Note: When the new iOS 4.2 operating systems is released (and the subsequent wave of application and accessory updates follows) some of the features and UI (user-interface) patterns will change.
Each iPad came with a small white packet. That packet contains a couple stickers, a sim removal tool, and a standard FCC type product pamphlet. It also contains a 3×5 type card with a photo of the device. The front of that card points out the physical controls; the back of that card lists the initial 4 steps needed to get started as well as the URLs for more information.
If you install the free iBooks application, there is an available iPad User Guide (free from the bookstore). It’s a 309 page e-book, and fully searchable. Also, the iBook application includes the ability to set bookmarks. This would be the best solution for the TSD folks to set up, as it would ensure the users always have a complete reference guide available with the device regardless of their connectivity situation.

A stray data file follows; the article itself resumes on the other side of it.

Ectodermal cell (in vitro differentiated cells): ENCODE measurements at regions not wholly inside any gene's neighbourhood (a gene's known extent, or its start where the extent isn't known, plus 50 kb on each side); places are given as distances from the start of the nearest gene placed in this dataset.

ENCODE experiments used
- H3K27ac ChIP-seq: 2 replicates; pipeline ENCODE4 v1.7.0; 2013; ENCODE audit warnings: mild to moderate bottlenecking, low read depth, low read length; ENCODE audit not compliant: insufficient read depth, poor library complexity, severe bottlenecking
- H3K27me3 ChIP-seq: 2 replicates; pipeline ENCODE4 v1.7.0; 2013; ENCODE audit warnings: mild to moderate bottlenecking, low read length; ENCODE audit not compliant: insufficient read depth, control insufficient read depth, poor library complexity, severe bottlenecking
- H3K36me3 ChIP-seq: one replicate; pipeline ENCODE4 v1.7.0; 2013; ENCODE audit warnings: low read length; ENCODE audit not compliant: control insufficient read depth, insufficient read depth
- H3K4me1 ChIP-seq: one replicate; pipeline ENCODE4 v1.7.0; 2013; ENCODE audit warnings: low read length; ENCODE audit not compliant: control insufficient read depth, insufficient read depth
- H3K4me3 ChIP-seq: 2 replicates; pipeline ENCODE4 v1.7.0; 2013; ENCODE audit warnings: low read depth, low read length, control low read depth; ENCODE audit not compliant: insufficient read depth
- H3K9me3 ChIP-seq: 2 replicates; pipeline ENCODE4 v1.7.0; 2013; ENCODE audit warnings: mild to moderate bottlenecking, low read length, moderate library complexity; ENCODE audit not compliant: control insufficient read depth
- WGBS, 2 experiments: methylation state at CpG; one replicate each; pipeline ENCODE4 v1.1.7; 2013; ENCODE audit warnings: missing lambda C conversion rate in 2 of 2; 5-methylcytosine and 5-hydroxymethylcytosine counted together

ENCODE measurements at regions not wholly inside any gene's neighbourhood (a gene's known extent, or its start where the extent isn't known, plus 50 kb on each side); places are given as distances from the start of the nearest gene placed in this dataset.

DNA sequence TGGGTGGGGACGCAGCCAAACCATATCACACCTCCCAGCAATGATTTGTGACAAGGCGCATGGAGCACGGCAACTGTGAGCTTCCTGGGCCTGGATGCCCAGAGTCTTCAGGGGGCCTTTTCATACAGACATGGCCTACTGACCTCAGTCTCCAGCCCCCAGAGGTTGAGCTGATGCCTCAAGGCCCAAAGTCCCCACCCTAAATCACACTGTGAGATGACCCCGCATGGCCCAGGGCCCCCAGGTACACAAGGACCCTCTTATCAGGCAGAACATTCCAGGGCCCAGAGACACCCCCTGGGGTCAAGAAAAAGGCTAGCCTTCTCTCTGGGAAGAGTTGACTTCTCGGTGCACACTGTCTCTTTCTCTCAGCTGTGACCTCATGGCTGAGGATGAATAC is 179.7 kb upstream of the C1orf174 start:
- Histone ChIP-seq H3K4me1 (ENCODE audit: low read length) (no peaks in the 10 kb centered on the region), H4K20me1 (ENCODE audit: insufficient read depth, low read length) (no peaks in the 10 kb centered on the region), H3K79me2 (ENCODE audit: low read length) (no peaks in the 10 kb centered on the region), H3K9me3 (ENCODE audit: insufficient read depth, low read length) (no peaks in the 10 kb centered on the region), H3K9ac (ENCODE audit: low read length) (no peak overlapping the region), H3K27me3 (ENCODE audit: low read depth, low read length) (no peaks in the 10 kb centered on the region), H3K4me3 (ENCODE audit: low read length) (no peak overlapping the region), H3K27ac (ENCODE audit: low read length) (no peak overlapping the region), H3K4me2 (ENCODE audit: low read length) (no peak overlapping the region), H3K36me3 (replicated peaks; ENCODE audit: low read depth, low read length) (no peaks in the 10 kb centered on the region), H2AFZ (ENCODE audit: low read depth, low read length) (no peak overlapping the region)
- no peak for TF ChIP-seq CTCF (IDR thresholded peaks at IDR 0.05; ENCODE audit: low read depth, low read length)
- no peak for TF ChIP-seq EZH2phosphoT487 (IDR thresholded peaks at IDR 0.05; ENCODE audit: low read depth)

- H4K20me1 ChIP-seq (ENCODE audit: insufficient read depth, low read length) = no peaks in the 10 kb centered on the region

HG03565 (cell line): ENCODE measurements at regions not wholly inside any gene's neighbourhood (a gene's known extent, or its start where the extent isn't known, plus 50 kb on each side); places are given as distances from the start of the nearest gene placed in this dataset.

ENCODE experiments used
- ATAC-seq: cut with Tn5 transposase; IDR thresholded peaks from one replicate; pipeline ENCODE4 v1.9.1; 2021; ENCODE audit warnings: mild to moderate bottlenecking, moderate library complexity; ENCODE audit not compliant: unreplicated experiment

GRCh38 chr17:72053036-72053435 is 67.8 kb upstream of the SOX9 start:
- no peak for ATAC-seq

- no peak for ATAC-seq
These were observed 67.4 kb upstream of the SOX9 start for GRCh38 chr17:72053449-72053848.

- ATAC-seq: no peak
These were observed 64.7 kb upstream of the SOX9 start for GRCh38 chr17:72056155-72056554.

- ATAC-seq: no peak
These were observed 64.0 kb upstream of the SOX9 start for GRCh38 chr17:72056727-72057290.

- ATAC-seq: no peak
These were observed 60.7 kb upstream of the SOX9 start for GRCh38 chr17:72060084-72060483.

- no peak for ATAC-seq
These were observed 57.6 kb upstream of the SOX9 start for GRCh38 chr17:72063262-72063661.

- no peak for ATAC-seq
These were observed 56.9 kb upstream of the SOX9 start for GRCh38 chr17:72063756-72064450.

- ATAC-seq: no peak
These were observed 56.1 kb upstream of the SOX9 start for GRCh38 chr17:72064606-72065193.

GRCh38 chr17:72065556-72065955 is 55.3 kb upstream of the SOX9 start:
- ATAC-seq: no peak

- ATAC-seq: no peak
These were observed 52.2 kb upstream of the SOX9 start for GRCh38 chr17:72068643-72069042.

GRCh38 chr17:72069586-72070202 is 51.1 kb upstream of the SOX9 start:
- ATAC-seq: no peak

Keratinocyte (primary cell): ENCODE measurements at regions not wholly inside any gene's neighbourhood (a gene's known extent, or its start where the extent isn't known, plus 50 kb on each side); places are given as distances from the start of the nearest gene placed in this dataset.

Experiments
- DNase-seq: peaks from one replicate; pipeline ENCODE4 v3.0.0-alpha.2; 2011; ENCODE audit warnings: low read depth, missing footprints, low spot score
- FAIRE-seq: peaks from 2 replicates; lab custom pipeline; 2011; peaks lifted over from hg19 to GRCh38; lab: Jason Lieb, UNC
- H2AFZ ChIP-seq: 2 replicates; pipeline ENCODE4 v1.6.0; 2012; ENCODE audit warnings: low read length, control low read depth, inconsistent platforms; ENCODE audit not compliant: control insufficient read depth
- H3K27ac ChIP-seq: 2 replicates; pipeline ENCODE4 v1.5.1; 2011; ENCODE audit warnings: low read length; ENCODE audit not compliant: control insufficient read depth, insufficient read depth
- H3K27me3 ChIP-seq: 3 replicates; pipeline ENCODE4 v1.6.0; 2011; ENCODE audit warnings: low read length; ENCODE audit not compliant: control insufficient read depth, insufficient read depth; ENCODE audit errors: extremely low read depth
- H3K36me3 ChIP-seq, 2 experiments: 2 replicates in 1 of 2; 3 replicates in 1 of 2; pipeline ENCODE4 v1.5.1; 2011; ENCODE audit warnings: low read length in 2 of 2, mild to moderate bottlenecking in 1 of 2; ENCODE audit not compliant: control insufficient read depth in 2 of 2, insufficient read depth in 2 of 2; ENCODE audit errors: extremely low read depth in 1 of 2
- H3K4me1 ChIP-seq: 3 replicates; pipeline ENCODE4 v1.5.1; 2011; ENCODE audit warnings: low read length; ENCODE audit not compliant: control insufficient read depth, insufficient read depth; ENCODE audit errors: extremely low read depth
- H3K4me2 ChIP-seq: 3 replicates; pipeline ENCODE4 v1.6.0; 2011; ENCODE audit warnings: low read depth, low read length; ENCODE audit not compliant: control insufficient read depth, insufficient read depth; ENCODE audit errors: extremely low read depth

Apple’s website has video guides to all of the features: http://www.apple.com/ipad/guided-tours/
There’s also a more “traditional” type user guide in the form of a 19MB, 154 page PDF. This PDF can be loaded into the iBooks application’s “library” (printing it out would kinda defeat the purpose of having a technology like the iPad).
The Apple iPad Enterprise Deployment Guide might be of interest to the IT folk, probably not so much for the users. It is a 1MB, 90 page PDF. In our organization, most of what is covered in this document is being done via the centralized McAfee EMM (formerly Trust Digital) platform. While this document would provide an overview of what iPad features can be managed, the IT folk should not try using the configuration tools/profiles described (as that would create conflicts with the TrustDitigal server).
And, yes, there is an “iPad for Dummies” title on Amazon. The Amazon page also identifies several other similar books.